Whether you’re concerned about privacy, protecting your property, or keeping your pets contained, a fence is an important structure on your property. Despite your best efforts, chances are you’ll encounter at least one fence-related issue in your lifetime. As structures that are always exposed to the elements, fences of all types are susceptible to damage.

If you’re trying to decide whether repair or replacement is the most cost-effective option, you’ll want to first consider the age and condition of your fence. Average life of fences by material:

  • Wood. The life span of wooden fences varies dramatically depending on the type of wood. Cedar (15 to 30 years), spruce (4 to 7 years), and pine (5 to 12 years) are commonly used in fence construction. Pressure-treated wood should last up to 20 years with proper maintenance.
  • Vinyl. Expect a vinyl fence to last anywhere from 15 to 30 years.
  • Chain-link. Most chain-link fences will last about 15 to 20 years.

When in doubt, call a professional to assess your fence.

1. Leaning Fences, Fence Posts, and Fallen Panels

Fence types affected:

 
  • Wood
  • Vinyl
  • Chain-link

Solutions:

Survey your fence and yard to determine what’s causing your fence to lean or panels to become loose. High winds, adverse soil conditions, impact damage, and weakened fence posts can cause these types of problems. If high winds have caused your fence to lean, you might be able to repair it by returning the fence posts to their original positions.

Call a landscape professional to address soil issues, such as erosion. Choose a company with drainage system or grading experience to solve the overall drainage problem and prevent issues like this from happening in the future. If you’re looking for a short-term solution, put down stones or gravel in problem areas around your fence.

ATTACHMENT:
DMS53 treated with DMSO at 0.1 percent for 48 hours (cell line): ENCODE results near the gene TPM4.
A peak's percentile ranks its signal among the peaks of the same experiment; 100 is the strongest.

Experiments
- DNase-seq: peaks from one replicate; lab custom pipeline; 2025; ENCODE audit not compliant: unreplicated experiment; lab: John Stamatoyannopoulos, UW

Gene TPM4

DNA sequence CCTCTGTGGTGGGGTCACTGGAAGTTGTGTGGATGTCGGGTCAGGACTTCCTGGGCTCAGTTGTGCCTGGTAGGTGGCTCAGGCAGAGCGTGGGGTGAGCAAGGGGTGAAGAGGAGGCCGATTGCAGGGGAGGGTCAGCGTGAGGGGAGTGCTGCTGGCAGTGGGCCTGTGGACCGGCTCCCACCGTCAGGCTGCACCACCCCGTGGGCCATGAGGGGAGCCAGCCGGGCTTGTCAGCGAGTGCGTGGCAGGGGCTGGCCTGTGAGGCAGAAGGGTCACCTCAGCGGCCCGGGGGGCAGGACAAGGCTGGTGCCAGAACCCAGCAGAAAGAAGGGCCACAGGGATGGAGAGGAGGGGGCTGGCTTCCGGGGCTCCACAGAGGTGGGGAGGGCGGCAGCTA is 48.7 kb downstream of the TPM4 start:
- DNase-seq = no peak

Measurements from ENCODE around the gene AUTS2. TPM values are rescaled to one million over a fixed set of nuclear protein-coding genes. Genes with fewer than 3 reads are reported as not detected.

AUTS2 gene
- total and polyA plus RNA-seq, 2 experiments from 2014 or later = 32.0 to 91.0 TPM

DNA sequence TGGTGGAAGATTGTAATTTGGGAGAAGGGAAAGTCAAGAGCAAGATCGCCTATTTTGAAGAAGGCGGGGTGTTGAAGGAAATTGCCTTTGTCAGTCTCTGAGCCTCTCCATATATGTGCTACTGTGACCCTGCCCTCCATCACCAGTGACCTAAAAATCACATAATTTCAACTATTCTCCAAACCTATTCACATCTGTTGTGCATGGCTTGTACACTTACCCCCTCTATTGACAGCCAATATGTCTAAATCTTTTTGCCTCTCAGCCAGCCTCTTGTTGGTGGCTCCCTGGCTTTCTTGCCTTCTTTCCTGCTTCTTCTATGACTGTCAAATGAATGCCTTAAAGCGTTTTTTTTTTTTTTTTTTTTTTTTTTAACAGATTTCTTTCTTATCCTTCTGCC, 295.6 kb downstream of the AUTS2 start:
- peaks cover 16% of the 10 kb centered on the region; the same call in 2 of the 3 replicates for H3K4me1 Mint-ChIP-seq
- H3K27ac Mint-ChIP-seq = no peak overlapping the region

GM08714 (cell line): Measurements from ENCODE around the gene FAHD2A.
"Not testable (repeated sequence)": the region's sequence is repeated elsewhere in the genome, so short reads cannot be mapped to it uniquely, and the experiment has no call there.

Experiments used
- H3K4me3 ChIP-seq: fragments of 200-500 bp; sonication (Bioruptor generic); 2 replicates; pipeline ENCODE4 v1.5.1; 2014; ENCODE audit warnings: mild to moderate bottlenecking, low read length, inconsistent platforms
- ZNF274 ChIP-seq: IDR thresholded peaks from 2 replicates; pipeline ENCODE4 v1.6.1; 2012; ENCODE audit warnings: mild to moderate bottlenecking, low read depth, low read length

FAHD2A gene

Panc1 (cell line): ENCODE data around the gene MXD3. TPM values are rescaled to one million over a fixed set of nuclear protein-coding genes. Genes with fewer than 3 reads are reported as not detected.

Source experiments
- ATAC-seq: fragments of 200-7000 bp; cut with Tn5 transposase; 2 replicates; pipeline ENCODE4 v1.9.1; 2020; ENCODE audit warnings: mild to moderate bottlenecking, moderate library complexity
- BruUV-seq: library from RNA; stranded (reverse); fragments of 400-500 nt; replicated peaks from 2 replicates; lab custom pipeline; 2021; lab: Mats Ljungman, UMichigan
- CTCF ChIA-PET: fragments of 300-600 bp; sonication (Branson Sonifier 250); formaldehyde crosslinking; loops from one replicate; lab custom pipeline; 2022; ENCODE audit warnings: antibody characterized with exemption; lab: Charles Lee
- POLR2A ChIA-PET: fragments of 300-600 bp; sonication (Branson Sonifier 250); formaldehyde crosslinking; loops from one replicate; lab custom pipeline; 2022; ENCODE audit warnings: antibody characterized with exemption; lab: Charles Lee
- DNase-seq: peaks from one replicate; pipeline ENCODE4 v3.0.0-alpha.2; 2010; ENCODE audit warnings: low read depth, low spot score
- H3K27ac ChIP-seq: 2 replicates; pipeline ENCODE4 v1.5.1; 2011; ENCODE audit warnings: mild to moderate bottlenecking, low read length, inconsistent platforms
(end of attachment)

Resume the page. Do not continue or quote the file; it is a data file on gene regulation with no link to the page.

For wood fences damaged by fallen tree limbs, replace boards and fence posts as necessary. For vinyl and chain-link fences, replace the affected panels. Assess weakened fence posts for damage to determine if repair is possible, and use splints or braces to reinforce a damaged fence post if it isn’t rotten.

2. Installation Troubles

man digging trench to replace old sprinkler lineFence types affected:

 
  • Wood
  • Vinyl
  • Chain-link

Solutions:

Common fence installation problems include not setting post holes deep enough, not factoring sloped ground into the design, and utility line damage during excavation. Setting post holes correctly is essential to creating a solid foundation for your fence. This issue is especially pertinent to do-it-yourselfers who install a fence without post hole digging equipment. Post holes need to be three feet deep and should be set in concrete or gravel.

Installing a fence on sloped ground can be tricky, and while it’s possible to order custom vinyl or chain-link fence panels, most contractors will address the issue on site by installing a stepped design, following the slope of the ground, or leaving a gap at the bottom of the fence.

Whether you’re doing it yourself or calling a pro, it is a federal requirement to notify your utility company several days prior to any digging to avoid damaging any utility lines. No matter where you are in the country, call 811 to let your utility companies know where you’re planning on digging. A crew will be sent out to mark the location of buried lines.